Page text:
President Bush said Tuesday he suspects Syria is trying to reassert influence in Lebanon more than a year after Damascus ended what had effectively been a long-term military occupation of its smaller, weaker neighbor.
“It’s in our interest that Syria stay out of Lebanon and this government survive,” Bush said in a reference to the young, Lebanese government.
Bush spoke at the White House after briefing members of Congress about his recent trip to Russia for an economic summit that was overshadowed by fighting between Israel and the Islamic militant group Hezbollah.
“Everybody abhors the loss of innocent life,” Bush said. “On the other hand, what we recognize is that the root cause of the problem is Hezbollah. And that problem must be addressed ... by making it clear to Syria that they’ve got to stop their support to Hezbollah.”
Bush blames Syria, Iran
He said there are suspicions that instability caused by Hezbollah’s attacks will cause some in Lebanon to invite Syria to return to the nation.
“Listen, Syria is trying to get back into Lebanon, it looks like to me,” said Bush, who also noted the backing Hezbollah receives from Iran.
“In order to be able to deal with this crisis, the world must deal with Hezbollah, with Syria and to continue to work to isolate Iran,” Bush said.
The president reiterated his stance that Israel should be free to respond to attacks, but warned against triggering the collapse of the Lebanese government run by Prime Minister Fuad Saniora.
“We have made it very clear that Israel should be allowed to defend herself,” Bush said. “We’ve asked that as she does so that she be mindful of the Saniora government. It’s very important that this government in Lebanon succeed and survive.”
Fighting began June 25 when Hamas-linked militants in the Gaza Strip carried out a cross-border attack on a military outpost in Israel, killing two soldiers and capturing one. Hezbollah guerrillas joined the fray in July, attacking a military patrol on the border in northern Israel, killing three soldiers and capturing two. Both Hamas and Hezbollah have said the attacks were not related.
Rice to Middle East?
U.S. Secretary of State Condoleezza Rice is expected to go to the Middle East Friday after visiting the United Nations to speak to Secretary-General Kofi Annan, Israel's U.N. ambassador said Tuesday.
“I understand the secretary is going to arrive in New York on Thursday evening ... and I understand she is going to leave for the region on Friday,” Israeli Ambassador Dan Gillerman told Fox News. The U.S. State Department would not comment.
A senior State Department official said it was flatly "not true" regarding a Friday departure. But a trip to the U.N. and New York is
U.S. and diplomatic sources tell NBC News that Rice is strongly considering a trip to the Middle East during which she would likely meet with Arab leaders —including the Egytpians and the Jordanians.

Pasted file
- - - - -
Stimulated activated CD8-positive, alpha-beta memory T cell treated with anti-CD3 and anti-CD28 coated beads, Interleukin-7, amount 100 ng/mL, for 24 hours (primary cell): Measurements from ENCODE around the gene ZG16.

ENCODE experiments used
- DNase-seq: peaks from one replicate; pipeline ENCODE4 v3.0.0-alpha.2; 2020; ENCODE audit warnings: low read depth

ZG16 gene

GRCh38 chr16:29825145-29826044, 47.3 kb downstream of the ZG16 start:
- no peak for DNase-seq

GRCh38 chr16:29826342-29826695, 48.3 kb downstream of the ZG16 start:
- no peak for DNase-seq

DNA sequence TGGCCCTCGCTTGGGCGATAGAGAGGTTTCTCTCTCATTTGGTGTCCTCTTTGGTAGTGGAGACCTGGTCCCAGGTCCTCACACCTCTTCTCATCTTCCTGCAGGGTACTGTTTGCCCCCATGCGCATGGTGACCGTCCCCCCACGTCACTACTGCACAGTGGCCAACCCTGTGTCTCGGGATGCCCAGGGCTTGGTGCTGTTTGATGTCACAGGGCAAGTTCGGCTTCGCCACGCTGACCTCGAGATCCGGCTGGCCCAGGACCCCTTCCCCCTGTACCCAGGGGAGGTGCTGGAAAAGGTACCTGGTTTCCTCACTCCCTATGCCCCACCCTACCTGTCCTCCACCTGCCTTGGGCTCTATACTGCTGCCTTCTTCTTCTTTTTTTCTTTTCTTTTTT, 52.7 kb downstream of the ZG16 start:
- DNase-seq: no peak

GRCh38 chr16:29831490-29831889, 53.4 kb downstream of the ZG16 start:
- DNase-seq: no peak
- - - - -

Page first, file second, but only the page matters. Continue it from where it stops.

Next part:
Final decisions on whether she would go to Israel and Lebanon are still pending, depending on security considerations. She would leave this weekend, before going onto previously scheduled stops in Asia.
In New York, Gillerman said, Rice would have dinner with Annan and Javier Solana, the European Union’s foreign policy chief. She may meet a U.N. delegation Annan sent to the Middle East, Gillerman said.
Cease-fire caution from Rice
Rice, who spoke Monday with Israeli Prime Minister Ehud Olmert, said Tuesday that any cease-fire in Mideast fighting ought to be based on fundamental changes that could lead to a lasting impact.
“We all want a cessation of violence,” Rice said. “We all want the protection of civilians. We have to make certain that anything that we do is going to be of lasting value.”
Rice said there must be a conducive environment for a cease-fire. That, she said, would involve implementation of a standing U.N. Security Council resolution and the deployment of the Lebanese army to the borders, as well as the introduction of a strong peacekeeping operation.
A U.N. Security Council resolution in 2004 led to withdrawal of Syrian forces from Lebanon. But its call for disarming militant guerrillas has not been heeded.
Rice, at a joint news conference with Egyptian Foreign Minister Ahmed Aboul Gheit, also indicated she would not be going to the troubled region immediately. She said she was primed to take the trip when it will be “helpful and necessary.”
Rice’s skepticism about trying to work out an immediate, makeshift cease-fire reflects views shared by the Israeli government in seeking fundamental changes to guard against another flare-up. These include ensuring southern Lebanon does not remain a launching pad for attacks on Israel.
‘Lemons into lemonade’
Gheit, for his part, did not qualify his support for a cease-fire. He said one was under discussion in diplomatic circles.
Speaking to reporters after the lawmakers’ meeting with the president, Sen. Joseph Biden, D-Del., said he agreed with Bush that the United States should respond to the crisis by pressuring Hezbollah, Syria and Iran.
“I think the president has an opportunity here to turn — as an old phrase goes — lemons into lemonade,” Biden said, adding that some of Lebanon’s Arab neighbors are publicly siding with the United States and Europe against Hezbollah.
“I think he’s started down that road, and I think he has a shot,” Biden said.